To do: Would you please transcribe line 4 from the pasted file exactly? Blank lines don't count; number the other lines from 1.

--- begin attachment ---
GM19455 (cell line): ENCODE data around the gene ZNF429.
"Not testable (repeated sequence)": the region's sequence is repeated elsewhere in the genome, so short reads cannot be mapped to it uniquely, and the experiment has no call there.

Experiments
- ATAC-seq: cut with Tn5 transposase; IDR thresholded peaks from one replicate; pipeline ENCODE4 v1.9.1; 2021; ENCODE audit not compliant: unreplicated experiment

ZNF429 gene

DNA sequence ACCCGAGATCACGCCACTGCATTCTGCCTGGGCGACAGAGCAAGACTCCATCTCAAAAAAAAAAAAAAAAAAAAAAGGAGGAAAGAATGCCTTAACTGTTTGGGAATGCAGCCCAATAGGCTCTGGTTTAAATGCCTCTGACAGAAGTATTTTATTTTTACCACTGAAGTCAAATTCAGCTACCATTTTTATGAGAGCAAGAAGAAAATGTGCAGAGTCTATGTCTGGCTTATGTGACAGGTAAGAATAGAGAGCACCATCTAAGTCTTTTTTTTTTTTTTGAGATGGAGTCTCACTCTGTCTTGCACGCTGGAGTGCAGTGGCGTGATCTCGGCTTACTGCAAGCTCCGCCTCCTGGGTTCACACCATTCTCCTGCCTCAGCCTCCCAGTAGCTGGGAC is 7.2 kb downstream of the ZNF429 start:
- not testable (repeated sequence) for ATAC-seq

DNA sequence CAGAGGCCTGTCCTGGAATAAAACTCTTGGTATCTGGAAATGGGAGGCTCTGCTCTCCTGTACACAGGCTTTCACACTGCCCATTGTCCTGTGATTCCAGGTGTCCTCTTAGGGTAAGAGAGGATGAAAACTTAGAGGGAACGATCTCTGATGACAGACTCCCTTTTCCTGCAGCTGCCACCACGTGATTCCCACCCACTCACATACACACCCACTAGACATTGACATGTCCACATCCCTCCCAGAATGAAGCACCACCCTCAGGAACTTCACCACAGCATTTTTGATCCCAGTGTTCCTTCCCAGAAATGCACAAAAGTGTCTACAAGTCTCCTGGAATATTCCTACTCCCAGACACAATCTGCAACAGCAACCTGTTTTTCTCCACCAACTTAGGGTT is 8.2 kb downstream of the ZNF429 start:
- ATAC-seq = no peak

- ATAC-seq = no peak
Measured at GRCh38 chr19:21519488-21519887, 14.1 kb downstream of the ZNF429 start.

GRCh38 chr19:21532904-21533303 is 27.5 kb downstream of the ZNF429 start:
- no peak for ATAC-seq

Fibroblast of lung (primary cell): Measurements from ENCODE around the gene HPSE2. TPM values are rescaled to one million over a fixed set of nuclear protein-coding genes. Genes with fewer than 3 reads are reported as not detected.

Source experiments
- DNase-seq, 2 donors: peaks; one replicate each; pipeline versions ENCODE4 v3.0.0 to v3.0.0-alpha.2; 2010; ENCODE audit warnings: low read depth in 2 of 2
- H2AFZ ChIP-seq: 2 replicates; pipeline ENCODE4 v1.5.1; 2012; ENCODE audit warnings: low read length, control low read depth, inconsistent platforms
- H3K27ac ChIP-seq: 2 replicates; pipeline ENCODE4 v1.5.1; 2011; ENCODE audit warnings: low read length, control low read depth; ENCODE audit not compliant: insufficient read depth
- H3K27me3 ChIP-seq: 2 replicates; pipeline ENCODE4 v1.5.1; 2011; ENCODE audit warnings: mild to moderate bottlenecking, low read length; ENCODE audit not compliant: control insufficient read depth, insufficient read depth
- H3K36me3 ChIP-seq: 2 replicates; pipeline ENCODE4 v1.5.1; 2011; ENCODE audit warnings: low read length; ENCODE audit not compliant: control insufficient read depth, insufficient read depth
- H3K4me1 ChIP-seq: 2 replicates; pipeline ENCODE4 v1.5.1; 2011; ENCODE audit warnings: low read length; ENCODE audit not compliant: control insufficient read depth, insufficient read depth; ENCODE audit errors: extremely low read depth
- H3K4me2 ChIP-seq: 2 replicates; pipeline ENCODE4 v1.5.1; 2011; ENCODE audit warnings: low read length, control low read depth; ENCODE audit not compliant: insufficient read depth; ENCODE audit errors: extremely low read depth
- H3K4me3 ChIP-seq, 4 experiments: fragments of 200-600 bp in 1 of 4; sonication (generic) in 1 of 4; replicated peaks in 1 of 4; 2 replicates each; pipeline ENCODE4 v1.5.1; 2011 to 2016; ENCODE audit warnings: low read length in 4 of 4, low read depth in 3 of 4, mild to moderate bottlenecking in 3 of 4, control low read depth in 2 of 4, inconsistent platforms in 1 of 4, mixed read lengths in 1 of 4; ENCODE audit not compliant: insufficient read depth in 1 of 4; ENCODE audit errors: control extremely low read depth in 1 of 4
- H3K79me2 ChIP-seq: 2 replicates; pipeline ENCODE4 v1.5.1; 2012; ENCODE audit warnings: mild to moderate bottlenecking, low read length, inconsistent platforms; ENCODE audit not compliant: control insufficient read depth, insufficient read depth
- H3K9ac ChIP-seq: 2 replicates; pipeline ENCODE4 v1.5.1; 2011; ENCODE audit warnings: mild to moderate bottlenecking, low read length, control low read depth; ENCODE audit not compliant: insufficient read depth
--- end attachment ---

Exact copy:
- ATAC-seq: cut with Tn5 transposase; IDR thresholded peaks from one replicate; pipeline ENCODE4 v1.9.1; 2021; ENCODE audit not compliant: unreplicated experiment